The backlog of arms deliveries to Taiwan, which was already more than $14 billion by December 2021, has now reached around $18.7 billion, according to US congressional officials.
However, the US establishment is taking measures to speed up the delivery. For example, US lawmakers passed legislation in December 2022 that will finance weapon sales and authorize the potential transfer of weapons to Taiwan from the US military’s own stockpiles. The legislation also requires the US government to accelerate arms transfer to Taiwan.
Also, the report urges the US to quickly engage in direct combat with China if Washington does intend to defend Taiwan because any delay or half measure by the US would make the defense harder, increase American casualties, and enable China to create a stronger lodgement, thereby increasing the risk of escalation.
Victory Might Come At A High Cost!
As stated above, even if CSIS’ wargame foresees a victory for the US and its allies, the success would come at a high cost. “The United States and Japan would lose dozens of ships, hundreds of aircraft, and thousands of service members. Such losses would damage the US global position for many years,” the report said.
In most scenarios, the US Navy typically lost two aircraft carriers and 10 to 20 large surface combatants. While the report estimates that around 3,200 US troops would be killed in three weeks of combat, nearly half of what the US lost in 20 years of war in Iraq and Afghanistan.
“China also suffers heavily. Its navy is in shambles, the core of its amphibious forces is broken, and tens of thousands of soldiers are prisoners of war,” the report said. The report estimates that China would lose 155 combat aircraft and 138 major ships, and about 10,000 troops would be killed.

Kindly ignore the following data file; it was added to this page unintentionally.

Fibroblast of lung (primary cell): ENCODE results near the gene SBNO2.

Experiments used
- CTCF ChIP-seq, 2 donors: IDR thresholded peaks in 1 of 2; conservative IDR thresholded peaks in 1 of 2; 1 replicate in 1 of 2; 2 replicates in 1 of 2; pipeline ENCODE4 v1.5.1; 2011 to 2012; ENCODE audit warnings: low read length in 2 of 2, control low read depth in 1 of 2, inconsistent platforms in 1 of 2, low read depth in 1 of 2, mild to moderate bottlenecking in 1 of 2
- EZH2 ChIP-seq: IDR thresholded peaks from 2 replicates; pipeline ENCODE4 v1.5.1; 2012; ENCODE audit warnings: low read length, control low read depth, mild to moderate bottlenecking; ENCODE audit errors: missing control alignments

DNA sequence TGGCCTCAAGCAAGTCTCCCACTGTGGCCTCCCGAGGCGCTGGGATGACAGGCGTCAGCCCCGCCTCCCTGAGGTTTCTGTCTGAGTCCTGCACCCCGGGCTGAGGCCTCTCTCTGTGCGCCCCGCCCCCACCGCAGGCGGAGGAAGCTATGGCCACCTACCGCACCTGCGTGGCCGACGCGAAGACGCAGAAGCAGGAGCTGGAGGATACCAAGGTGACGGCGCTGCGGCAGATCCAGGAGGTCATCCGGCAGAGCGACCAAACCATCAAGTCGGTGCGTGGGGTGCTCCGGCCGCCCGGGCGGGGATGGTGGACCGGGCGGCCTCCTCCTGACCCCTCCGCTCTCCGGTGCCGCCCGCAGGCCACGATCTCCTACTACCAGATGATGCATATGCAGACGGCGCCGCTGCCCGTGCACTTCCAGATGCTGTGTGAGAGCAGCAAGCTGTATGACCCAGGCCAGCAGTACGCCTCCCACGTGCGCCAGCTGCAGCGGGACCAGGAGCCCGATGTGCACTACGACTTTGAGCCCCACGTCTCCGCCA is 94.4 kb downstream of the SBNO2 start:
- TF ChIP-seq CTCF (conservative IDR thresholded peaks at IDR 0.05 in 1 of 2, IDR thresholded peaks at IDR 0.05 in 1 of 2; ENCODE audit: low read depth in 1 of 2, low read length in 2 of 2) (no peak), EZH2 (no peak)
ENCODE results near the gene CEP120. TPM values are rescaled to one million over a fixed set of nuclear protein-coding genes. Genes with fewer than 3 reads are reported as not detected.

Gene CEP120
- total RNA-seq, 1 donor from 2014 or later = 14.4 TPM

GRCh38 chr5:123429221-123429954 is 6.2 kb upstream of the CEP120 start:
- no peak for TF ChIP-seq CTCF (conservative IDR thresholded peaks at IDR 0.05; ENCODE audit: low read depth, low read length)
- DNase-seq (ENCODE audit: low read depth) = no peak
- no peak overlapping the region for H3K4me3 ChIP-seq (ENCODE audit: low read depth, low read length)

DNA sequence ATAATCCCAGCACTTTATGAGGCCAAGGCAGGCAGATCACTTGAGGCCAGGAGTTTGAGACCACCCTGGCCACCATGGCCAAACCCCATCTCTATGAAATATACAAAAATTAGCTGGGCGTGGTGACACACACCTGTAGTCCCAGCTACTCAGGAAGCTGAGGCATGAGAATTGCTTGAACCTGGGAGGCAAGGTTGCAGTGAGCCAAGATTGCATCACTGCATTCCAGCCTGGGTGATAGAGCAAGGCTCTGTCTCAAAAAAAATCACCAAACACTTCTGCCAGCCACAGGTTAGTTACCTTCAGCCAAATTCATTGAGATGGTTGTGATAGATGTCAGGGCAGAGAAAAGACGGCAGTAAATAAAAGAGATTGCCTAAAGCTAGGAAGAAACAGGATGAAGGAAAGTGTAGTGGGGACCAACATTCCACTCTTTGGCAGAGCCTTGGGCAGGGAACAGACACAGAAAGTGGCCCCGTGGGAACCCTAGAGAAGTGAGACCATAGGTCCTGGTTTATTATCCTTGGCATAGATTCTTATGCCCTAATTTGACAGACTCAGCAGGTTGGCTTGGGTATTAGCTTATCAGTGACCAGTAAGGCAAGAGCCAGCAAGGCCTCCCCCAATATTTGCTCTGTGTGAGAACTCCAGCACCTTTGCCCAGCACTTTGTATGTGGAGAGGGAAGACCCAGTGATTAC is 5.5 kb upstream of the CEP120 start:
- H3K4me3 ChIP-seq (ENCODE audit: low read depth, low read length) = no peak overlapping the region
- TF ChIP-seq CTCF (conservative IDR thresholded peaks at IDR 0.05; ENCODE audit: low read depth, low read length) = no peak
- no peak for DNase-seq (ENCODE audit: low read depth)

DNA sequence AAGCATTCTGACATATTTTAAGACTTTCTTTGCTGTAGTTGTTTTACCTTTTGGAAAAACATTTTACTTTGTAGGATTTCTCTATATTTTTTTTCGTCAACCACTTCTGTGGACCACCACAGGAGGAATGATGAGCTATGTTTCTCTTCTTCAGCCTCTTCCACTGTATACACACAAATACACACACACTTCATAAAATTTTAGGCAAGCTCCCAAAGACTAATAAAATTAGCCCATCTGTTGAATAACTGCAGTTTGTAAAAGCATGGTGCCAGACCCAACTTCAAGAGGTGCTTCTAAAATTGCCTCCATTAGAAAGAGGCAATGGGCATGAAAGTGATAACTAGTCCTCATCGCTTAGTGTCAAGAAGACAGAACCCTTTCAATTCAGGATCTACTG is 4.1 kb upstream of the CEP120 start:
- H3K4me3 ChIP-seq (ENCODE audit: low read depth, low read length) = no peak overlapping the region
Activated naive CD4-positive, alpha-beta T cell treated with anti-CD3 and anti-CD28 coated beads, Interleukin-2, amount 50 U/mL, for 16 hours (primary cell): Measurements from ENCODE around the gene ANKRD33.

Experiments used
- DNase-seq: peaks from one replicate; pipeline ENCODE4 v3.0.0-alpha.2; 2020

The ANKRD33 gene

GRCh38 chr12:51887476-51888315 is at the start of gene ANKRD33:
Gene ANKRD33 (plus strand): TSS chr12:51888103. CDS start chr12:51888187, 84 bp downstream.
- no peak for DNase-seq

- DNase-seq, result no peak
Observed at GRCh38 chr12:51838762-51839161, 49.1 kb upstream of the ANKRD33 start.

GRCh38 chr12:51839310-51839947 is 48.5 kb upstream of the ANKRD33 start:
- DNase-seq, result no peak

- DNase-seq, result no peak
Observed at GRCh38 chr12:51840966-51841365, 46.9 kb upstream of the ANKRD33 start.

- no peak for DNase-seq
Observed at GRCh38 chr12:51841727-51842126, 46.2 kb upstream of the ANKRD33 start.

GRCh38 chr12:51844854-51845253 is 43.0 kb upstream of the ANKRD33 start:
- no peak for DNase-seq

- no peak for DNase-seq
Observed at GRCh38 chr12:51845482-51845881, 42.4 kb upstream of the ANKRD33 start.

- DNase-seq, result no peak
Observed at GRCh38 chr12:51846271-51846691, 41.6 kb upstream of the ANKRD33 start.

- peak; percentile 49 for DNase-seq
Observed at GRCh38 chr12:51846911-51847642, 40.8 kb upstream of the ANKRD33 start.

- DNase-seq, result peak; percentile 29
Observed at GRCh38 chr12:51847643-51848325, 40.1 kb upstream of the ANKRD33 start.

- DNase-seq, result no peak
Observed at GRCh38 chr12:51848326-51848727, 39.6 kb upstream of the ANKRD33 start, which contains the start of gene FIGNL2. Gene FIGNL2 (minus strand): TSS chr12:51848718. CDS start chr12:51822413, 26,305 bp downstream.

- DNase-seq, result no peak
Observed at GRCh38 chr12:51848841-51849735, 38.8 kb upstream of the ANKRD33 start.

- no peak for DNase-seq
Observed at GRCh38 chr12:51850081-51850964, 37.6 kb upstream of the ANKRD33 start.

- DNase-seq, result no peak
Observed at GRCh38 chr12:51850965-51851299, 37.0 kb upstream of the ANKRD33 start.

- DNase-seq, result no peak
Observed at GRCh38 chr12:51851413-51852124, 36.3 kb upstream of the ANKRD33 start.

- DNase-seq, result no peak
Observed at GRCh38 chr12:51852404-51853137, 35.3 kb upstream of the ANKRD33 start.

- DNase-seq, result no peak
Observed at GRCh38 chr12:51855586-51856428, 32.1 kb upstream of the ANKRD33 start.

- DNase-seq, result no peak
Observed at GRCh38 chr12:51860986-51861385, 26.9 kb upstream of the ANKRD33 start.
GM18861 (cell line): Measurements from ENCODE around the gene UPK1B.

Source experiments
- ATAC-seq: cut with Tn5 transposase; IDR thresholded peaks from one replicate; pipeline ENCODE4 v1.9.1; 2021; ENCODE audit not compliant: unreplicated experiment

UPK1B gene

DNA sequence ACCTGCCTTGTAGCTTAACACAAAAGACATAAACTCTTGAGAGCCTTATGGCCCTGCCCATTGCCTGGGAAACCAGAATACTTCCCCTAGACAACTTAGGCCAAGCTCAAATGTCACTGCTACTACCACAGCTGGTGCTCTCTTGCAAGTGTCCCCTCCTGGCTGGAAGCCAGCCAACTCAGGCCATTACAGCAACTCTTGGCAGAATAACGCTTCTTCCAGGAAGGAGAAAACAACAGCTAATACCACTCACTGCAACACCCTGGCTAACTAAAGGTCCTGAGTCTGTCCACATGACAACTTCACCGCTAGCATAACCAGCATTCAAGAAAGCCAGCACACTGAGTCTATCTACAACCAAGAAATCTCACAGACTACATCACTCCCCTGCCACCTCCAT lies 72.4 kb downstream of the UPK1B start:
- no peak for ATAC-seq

While Taiwan’s military is unbroken, it is severely degraded and left to defend a damaged economy on an island without electricity and basic services, according to the report, which estimates that the island nation would suffer about 3,500 casualties and all of its 26 destroyers and frigates will be sunk.
Meanwhile, the report found that Japan would probably lose more than 100 aircraft and 26 warships while China attacks the US military bases on its home territory.
Is The War Over Taiwan Inevitable?
The CSIS also noted that its report does not imply a conflict over Taiwan “is inevitable or probable.”
“The Chinese leadership might adopt a strategy of diplomatic isolation, gray zone pressure, or economic coercion against Taiwan,” the report said.
According to Dan Grazier, a senior defense policy fellow at the Project on Government Oversight (POGO), an outright Chinese invasion of Taiwan is extremely unlikely because such a military operation would cause immediate disruption of imports and exports upon which the very survival of Chinese economy is dependent, and interrupting this trade risks the collapse of the Chinese economy in short order.
“The Chinese are going to do everything they can, in my estimation, to avoid a military conflict with anybody,” Grazier told CNN. Grazier believes that to challenge the United States for global dominance, they will use industrial and economic power instead of military force.
However, senior US defense officials consider China as the US’ ‘pacing threat’ and last year’s China Military Power report mandated by Congress said, “the PLA increased provocative and destabilizing actions in and around the Taiwan Strait, to include increased flights into Taiwan’s claimed air defense identification zone and conducting exercises focused on the potential seizure of one of Taiwan’s outlying islands.”
A recent instance of the PLA’s increased provocative and destabilizing actions was witnessed on January 8, when the PLA’s Eastern Theater Command conducted large-scale military exercises around Taiwan, which reportedly involved sending 28 warplanes across the median line of the Taiwan Strait.
According to Taiwan’s Defense Ministry, the 28 PLA aircraft included J-10, J-11, J-16, and Su-30 fighters, H-6 bombers, three drones, and an early warning and reconnaissance aircraft.
“The exercise focused on land strikes, sea assaults, and other subjects, aiming to test the troops’ joint combat capability and resolutely counter the collusive and provocative acts of the external forces and the ‘Taiwan independence’ separatist forces,” according to a statement posted on the state-run China Military Online.